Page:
Weakened California Financial Privacy Bill Gets Closer to PassingA California state privacy bill that would mandate opt-in consent for the sharing of financial data appears closer to passage in a revised form this week after financial industry trade groups said they would not oppose the new version of the legislation.
The bill was co-authored by state Sens. Jackie Speier and John Burton and introduced in December 2002.
According to a report in yesterday's San Francisco Chronicle, key changes to the bill were the delay of implementation until July 1; elimination of a one-check option for maximum privacy protection; and relief from making financial institutions provide mandatory postage-paid envelopes as long as two other free options for opting in and out exist such as toll-free telephone lines and e-mail addresses.
Both the California Bankers Association and the Personal Insurance Federation of California came out with statements in support of the bill over the possible alternative.
A statement Aug. 14 from the bankers association said in part, "While California's banks remain committed to serving the needs of their customers, earlier drafts of proposed financial privacy legislation would have impeded our ability to deliver the kind of customer service our customers have come to expect and demand. The California Bankers Association (CBA) is on the record about its desire to see workable and reasonable privacy legislation enacted. We believe that, with the latest changes, this proposal qualifies as both reasonable and workable in many, but not all, respects."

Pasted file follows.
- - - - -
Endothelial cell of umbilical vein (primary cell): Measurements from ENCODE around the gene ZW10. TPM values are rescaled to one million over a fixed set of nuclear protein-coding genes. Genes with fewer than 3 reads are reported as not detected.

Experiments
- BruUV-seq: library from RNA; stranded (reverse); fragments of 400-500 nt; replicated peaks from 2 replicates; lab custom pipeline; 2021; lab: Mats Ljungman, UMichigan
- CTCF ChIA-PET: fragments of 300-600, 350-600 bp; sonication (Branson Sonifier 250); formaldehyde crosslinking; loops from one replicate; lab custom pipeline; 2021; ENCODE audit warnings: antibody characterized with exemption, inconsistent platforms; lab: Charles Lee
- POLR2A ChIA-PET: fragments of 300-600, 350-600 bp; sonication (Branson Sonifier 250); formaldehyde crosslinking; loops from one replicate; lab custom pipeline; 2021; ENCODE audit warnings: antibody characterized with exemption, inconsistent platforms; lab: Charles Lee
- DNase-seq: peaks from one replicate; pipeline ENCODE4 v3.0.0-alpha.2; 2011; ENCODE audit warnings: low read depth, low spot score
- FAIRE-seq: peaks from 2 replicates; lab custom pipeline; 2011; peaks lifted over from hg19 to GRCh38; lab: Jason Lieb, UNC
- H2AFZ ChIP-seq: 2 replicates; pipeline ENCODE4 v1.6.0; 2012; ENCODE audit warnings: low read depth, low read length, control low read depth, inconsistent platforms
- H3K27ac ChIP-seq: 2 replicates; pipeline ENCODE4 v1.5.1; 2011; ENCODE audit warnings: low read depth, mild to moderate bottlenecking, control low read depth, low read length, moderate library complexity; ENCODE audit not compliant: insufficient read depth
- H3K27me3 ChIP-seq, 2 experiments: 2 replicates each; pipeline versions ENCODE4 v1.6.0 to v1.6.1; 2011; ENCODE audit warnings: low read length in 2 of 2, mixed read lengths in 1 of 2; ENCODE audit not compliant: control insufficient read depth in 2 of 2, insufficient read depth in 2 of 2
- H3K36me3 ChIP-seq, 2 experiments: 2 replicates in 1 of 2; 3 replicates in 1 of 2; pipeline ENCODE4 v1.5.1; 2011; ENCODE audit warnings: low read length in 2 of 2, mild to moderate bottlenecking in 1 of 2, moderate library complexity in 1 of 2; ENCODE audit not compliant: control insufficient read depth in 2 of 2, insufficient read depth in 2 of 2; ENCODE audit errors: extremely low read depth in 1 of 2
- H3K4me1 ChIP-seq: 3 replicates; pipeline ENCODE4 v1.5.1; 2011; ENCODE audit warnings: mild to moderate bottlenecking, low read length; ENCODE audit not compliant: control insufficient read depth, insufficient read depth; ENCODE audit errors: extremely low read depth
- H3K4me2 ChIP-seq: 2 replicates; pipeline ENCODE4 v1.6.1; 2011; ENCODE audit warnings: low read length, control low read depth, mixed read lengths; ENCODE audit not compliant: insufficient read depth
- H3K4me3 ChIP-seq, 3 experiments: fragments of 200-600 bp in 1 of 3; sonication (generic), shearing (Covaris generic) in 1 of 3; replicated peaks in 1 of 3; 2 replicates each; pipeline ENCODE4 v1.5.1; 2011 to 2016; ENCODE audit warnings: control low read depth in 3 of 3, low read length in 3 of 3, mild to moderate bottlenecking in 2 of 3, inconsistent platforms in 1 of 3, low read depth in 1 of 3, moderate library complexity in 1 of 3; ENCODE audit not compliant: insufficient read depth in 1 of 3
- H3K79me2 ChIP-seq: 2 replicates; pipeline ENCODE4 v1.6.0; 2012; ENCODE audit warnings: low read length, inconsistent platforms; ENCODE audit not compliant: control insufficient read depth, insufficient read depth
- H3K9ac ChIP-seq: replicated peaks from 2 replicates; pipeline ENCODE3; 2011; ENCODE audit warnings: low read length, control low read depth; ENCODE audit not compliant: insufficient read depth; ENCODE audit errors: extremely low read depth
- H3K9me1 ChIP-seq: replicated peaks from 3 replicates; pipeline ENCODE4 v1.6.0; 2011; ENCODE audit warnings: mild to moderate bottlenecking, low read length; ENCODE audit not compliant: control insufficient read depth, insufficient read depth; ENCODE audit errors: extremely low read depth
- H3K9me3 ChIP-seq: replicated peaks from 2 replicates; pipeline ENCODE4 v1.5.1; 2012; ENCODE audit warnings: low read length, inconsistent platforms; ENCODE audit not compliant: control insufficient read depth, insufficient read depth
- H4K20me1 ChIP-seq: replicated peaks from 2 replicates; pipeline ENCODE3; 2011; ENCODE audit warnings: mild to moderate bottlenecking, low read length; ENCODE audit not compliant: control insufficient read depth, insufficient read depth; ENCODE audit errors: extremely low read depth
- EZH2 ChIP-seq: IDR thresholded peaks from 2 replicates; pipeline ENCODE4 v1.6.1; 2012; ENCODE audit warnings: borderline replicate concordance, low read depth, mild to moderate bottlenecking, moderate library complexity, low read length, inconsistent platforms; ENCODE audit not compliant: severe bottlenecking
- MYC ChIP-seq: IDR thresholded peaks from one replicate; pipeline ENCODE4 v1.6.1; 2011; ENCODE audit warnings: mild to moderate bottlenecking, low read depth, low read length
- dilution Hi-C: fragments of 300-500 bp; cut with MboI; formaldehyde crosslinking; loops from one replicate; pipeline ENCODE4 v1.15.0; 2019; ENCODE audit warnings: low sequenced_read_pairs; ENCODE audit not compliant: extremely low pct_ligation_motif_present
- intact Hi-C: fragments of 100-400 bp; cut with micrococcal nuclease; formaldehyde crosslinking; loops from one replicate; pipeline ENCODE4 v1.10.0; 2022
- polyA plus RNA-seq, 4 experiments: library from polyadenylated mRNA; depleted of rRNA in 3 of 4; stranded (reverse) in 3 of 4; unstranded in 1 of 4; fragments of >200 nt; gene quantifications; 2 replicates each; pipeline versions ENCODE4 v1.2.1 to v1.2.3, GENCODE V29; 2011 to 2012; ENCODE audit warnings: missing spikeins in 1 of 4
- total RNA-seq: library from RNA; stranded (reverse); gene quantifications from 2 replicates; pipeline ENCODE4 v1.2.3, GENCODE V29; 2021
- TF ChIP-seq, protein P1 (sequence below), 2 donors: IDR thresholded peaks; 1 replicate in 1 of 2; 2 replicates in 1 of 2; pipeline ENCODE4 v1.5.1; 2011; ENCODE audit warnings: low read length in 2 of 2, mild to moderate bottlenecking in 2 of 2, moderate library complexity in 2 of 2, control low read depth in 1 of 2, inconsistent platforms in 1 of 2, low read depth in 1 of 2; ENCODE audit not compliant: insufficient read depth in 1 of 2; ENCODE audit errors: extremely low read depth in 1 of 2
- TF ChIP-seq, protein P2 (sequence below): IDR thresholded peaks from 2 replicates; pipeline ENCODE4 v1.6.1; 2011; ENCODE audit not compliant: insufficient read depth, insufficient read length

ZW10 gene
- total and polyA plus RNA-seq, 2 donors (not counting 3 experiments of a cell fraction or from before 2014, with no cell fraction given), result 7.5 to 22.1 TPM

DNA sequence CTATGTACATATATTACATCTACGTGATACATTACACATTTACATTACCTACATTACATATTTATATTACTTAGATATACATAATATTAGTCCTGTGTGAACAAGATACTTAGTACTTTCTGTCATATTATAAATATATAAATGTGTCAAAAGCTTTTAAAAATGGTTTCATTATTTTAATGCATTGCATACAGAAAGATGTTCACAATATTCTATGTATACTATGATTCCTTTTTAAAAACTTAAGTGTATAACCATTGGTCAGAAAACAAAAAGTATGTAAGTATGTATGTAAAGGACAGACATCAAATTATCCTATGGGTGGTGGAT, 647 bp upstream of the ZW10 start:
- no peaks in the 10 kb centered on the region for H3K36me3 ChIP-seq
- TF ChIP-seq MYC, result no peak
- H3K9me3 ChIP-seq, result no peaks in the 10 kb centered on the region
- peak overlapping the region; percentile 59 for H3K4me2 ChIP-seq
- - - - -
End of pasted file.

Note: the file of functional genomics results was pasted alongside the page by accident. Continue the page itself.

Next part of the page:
The statement went on to say that the group preferred a national standard.
The current national law is the Gramm-Leach-Bliley Financial Modernization Act of 1999, which took effect July 1, 2001. Under GLB, financial institutions must provide clear disclosure of their privacy policies regarding the sharing of nonpublic personal information with affiliates and third parties, and give notice to consumers and a chance to opt out of sharing nonpublic personal information with nonaffiliated third parties. The privacy notices must be sent annually.
If both houses of the California legislature do not pass the bill by Wednesday morning, it is likely that a stricter version would appear on the March ballot in the state. After the bill was defeated for the second time in the state Assembly in June, a group called Californians for Privacy Now collected more than 600,000 signatures to get the issue in front of voters.